There is no Iranian nuclear agreement; every aspect has been violated. Also, Hillary Clinton has stated she will not deploy any American troops into Iraq or Syria. President Obama has deployed 6,000 already, after dismissing military leadership recommendations to keep a residual force. The most savage and barbaric Islamic terrorist organization was reconstituted. That threat has not decreased; even the Director of National Intelligence has stated so, and the Director of the FBI has evidenced concern about domestic jihadism. There has been an immense increase of Islamic terrorism under the presidency of Barack Obama. Also, Hillary Clinton supported the destabilization of Libya, now a terrorist sanctuary and base of operations.”

David Grantham writes:

“The vice presidential debate proved to be one of measurable national security ideas. Both men took advantage of opportunities to elaborate on their running mates’ respective foreign policy strategy. Overall, we heard a promise of more government from Senator Kaine and a plea for less of it from Governor Pence. Both urged a strong U.S. global presence, although they defined strength differently. Both aimed for an improved military through different means. The major problem for Senator Kaine is explaining how that can be achieved with his simultaneous increase in domestic spending.

More precisely, the ideas presented defined each potential administration. Both seemed to agree on a version of protection in Syria – humanitarian areas and no-fly zones. Kaine wanted to extend the current administration’s largely failing ISIS strategy, while Pence suggested a more aggressive approach. Kaine even championed an ‘intelligence surge,’ defined as increased cooperation with allies and the hiring of more people – unfortunately that requires even more growth in government and more spending. Our work at the NCPA has shown that the government spends enough – it’s the wisdom behind the strategy that’s lacking. Perhaps the most egregious claims came with the ‘success’ of the Iran deal, the decrease in terrorism ‘in some ways’ and the reset with Russia, all touted as achievements by Kaine. Each one is demonstrably false, and to be counted as successes sounded naive and dishonest.”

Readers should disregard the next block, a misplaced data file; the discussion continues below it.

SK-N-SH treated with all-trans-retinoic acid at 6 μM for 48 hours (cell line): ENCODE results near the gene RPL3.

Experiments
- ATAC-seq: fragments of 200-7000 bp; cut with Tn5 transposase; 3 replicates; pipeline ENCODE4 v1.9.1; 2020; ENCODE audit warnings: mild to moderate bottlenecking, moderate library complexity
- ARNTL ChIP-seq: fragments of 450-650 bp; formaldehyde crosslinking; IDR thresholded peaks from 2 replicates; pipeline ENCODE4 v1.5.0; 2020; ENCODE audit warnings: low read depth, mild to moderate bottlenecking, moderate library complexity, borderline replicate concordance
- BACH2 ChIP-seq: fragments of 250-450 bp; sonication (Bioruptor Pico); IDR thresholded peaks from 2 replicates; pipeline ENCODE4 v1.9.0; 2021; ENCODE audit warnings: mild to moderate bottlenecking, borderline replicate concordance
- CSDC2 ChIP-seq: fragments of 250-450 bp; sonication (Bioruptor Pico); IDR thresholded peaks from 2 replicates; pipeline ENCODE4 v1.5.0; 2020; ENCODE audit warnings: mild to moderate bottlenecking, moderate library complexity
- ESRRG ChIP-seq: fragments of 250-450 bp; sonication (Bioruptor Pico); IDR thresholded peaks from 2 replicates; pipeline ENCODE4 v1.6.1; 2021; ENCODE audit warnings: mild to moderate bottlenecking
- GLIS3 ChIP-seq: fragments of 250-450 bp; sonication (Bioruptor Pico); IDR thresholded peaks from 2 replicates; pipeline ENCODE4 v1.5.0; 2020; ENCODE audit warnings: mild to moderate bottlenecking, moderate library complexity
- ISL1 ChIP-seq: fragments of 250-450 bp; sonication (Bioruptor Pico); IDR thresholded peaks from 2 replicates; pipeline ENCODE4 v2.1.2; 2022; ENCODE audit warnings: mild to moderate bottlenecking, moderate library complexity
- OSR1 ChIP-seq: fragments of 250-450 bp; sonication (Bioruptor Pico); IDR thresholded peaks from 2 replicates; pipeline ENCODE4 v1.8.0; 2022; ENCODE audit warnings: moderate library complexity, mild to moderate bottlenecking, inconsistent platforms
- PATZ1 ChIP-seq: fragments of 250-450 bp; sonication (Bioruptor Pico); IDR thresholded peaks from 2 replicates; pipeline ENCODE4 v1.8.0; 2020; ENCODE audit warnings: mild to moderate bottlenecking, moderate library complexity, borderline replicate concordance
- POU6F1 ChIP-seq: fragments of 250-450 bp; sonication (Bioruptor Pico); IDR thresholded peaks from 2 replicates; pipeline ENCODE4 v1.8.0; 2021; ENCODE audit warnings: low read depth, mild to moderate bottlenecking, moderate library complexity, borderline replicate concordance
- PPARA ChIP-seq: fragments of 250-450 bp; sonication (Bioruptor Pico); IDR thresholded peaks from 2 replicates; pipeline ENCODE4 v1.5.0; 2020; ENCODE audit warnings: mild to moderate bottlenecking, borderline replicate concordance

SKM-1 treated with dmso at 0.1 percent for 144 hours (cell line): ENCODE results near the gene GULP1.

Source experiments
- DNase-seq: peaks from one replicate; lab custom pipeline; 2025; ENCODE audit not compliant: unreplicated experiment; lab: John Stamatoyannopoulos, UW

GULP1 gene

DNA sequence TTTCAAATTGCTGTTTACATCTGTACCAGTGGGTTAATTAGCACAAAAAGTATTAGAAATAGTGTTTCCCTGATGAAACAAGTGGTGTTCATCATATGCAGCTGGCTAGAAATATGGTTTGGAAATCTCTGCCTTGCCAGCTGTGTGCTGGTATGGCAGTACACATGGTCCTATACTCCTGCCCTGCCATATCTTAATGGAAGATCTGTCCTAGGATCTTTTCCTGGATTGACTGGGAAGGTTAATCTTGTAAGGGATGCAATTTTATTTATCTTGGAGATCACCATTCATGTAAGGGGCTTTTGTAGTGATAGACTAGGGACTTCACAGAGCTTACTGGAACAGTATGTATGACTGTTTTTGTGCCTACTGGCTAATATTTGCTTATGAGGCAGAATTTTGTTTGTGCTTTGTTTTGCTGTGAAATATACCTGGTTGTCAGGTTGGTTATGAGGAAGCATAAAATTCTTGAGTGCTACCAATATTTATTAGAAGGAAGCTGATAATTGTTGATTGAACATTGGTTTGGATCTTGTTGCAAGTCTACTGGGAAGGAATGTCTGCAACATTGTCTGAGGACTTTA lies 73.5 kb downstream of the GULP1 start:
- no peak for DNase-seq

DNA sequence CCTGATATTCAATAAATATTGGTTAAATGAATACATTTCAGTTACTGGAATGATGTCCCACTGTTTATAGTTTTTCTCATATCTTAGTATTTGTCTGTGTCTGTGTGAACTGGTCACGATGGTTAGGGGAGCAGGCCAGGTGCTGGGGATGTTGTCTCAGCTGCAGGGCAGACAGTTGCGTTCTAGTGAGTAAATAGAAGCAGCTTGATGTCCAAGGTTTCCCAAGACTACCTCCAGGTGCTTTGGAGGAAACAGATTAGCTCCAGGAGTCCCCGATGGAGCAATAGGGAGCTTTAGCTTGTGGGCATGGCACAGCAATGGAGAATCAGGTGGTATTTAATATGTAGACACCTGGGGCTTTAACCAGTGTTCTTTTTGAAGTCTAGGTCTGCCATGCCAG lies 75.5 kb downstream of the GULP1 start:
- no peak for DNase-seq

Print Friendly, PDF & Email

Why Foreign Military Sales Benefit the United States

Joe Ruzicka is an NCPA contributor and expert on military affairs:

After more than two years in the making, the Obama Administration has approved sales of 4th generation fighters to several Middle East countries. Qatar and Kuwait have been patiently waiting for White House approval to move the sales packages forward, while Bahrain may need to show more effort in their human rights efforts before full approval is given.  The sales packages now head to Congressional leaders for final approval.

While some may disagree with the sale of U.S. weaponry to a foreign country, particularly those in the Middle East, the foreign military sale process makes sense from an economic and partnership standpoint.

First, production lines in key economic areas can stay open. U.S. Government orders for 4th Generation fighter aircraft are very limited due to the ongoing transition of Air Force, Navy and Marine Corps aircraft fleets to the F-35 Joint Strike Fighter (a 5th Generation jet).  Boeing was expected to completely shut down its production lines by the end of the decade if the F-15 and F/A-18 sales were not approved. With these latest foreign military sales, new life has been breathed into a production line that was on its last legs.

Boeing employs over 15,000 people at their St. Louis plant. The sale packages could easily extend those production lines’ lifespan into the next decade. This means those highly technical jobs remain and thrive in the St. Louis area.

Additional economic impacts include several strategic business benefits. Overall unit costs are lowered due to economies of scale, the U.S. balance of trade is improved and the foreign sales create a windfall for U.S. industry.  According to Loren Thompson, the F-15 sale to Qatar would be worth about $4 billion to Boeing’s defense business if all options are exercised. The F/A-18 package will consist of 28 Super Hornets with an option for 12 more and could be worth nearly $3 billion.

While the impact can certainly be felt in real dollars, the intangibles from a foreign military sale might be even more lucrative.

When the United States enters into a foreign military sale agreement with a country like Qatar, the government uses a “Total Package” approach. This means that not only are the aircraft procured, but also everything else that is required to utilize and operate the weaponry.

For example, the Middle East fighter jet sale will also contain provisions for training (of both maintenance and aircrews), logistics and spare parts, and maintenance applications. The Total Package approach is a 30-35 year bi-lateral agreement that has been entered into between the two countries. This long-standing relationship is key if the United States wants to maintain security cooperation with its allies in an increasingly dangerous world.